Anita Stone is concerned about monitoring salt levels in her son Zac’s diet. Photo: Edwina Pickles Australian toddlers are consuming their recommended daily salt intake in just one sitting, a study has found.
Anita Stone encourages her son Zac, 3, to eat healthy snacks. Photo: Edwina Pickles
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Australian toddlers are consuming their recommended daily salt intake in just one meal, a review of supermarket pre-packaged meals has found.
Only Organic, Heinz and Annabel Karmel were among the brands of eight meal products assessed by advocacy group Parents’ Voice and nutritionist Dr Rosemary Stanton.
“The very idea that we have to have these special foods for kids is the main problem,” said Dr Stanton.
“Adding salt to products marketed to children is unwise and unnecessary.”
According to the Nutrient Reference Value for sodium consumption, Australian children aged one to three years are advised to have no more than 200-400 mg of salt per day.
The Parents’ Voice investigation highlighted Only Organic Vegetable Macaroni Cheese (273mg of sodium per serve), Annabel Karmel Cheesy Chicken & Pumpkin Risotto (230 mg), Heinz Little Kids Ravioli Bolognaise (220 mg) and Annabel Karmel Beautiful Bolognese Pasta Bake (202 mg), all of which have more than 200 mg of salt in one serve.
Other products included Only Organic Beef Bolognese Pasta (114 mg), Heinz Little Kids Savoury Rice and Beef (100 mg) and Heinz Little Kids Spaghetti Bolognaise (95 mg).
The product with the lowest sodium intake per serve was Rafferty’s Garden Moroccan Lamb, with 34 mg.
A spokeswoman for Rafferty’s Garden said the brand tried to ensure all added ingredients were low-sodium alternatives. In the case of the Moroccan Lamb meal, a low-sodium speciality baker’s yeast is used.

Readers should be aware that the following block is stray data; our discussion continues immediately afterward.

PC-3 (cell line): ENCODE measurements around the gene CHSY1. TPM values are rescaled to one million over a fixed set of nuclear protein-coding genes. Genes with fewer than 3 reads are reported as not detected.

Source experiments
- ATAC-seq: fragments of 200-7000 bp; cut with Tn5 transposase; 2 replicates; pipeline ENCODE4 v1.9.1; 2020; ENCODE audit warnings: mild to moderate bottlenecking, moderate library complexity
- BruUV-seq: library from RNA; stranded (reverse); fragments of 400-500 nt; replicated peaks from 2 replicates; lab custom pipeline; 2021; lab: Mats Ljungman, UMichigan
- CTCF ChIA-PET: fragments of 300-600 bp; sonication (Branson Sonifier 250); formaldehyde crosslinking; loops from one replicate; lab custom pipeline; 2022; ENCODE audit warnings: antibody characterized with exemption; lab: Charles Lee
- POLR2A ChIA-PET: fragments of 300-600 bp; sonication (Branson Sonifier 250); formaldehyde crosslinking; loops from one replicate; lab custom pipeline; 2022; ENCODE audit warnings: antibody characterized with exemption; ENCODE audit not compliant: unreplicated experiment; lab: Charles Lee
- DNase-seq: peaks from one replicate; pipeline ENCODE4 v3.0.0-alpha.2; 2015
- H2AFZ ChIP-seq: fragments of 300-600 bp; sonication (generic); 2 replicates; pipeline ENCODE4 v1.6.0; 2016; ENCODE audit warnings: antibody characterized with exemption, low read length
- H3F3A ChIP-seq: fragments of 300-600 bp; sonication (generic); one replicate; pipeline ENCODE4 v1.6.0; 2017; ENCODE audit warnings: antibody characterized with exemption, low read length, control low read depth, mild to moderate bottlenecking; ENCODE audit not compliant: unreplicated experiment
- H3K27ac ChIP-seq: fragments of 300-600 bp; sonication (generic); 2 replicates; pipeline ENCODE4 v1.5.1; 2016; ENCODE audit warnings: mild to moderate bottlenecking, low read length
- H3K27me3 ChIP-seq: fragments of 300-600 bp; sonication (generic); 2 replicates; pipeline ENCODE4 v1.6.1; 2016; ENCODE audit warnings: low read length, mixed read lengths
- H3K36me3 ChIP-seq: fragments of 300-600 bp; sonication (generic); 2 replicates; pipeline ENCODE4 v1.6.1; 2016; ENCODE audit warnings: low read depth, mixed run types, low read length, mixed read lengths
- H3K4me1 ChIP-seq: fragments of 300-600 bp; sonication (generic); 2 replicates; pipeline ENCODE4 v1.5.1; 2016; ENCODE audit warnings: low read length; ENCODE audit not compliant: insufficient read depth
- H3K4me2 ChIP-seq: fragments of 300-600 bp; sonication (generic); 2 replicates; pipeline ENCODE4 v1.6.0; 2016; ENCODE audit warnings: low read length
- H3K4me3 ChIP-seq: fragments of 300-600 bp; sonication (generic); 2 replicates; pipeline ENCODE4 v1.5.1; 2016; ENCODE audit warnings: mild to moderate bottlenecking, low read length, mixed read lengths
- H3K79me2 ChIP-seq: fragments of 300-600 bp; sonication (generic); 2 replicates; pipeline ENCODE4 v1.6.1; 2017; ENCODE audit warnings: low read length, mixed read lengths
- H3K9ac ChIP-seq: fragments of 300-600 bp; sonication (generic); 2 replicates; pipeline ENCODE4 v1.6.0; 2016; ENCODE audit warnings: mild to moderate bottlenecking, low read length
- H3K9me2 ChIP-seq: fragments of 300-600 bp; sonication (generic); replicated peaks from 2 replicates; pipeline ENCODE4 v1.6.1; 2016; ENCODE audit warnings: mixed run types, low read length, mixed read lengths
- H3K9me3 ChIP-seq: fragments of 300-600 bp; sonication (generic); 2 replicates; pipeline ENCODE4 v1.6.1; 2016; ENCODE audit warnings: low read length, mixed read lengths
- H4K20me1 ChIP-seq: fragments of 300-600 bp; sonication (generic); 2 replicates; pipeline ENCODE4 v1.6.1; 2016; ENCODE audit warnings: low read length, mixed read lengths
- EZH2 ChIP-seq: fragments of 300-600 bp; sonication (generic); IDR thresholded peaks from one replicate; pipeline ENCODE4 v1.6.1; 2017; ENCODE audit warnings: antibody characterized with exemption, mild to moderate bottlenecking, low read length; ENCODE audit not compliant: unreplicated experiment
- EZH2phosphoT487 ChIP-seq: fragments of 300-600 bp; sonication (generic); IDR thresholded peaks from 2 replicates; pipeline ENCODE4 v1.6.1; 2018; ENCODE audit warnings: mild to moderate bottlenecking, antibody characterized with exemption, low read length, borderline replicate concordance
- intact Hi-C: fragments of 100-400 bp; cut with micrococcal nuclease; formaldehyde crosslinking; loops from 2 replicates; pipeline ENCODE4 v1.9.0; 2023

But Dr Stanton said the best parents could do was “not provide ready-prepared meals, give them what your family eats – there is no reason why you need any special baby food.”
For Anita Stone, mum of three-year-old Zac, pre-packaged supermarket meals presented a convenient option when Zac was aged one and two.
“He was a fussy eater and it was pureed, so it was easy to eat. But I was not aware some of them met close to the daily salt intake,” she said.
“I am concerned, because he has a natural affinity for salt, and we always make sure we don’t add salt to his cooked meals.”
Around 80 per cent of the salt consumed by Australians is already in foods when they are purchased, while the last national nutrition survey found 100 per cent of Australian children already have excess sodium in their diet.
The campaign manager for Parents’ Voice, Alice Pryor, said she was concerned that products such as the Annabel Karmel Beautiful Bolognese Pasta Bake and the Annabel Karmel Cheesy Chicken and Pumpkin Risotto “proudly proclaim ‘low in sodium’ on the front of the pack.”
Food Standards Australia New Zealand states that in order to advertise a product as having “low sodium”, it must have less than 120 mg of salt per 100 gram serve.While both products fall under the limit, at 110 mg and 115 mg, Ms Pryor said she still felt the claim was “misleading,” because the FSANZ guideline was written for an adult diet.
“The front of the boxes state they are for children aged one to four years. So it is clear they are not captured by that code,” Ms Pryor said.
A spokeswoman for Heinz said their products were considered “low in salt” as defined by the FSANZ code, and noted that the sodium profile of both meals was within the Nutrient Reference Values.
As a result of the investigation Parents’ Voice is calling on Only Organic, Heinz, and Annabel Karmel to “reformulate their products and ensure that their marketing claims were more closely matched to the reality”.
An Only Organic spokesman said their meals only contained a “very small amount of organic salt”, however the brand intended adjusting the sodium of both products in the near future.
Annabel Karmel was contacted for comment. Latest consumer news
This story Administrator ready to work first appeared on Nanjing Night Net.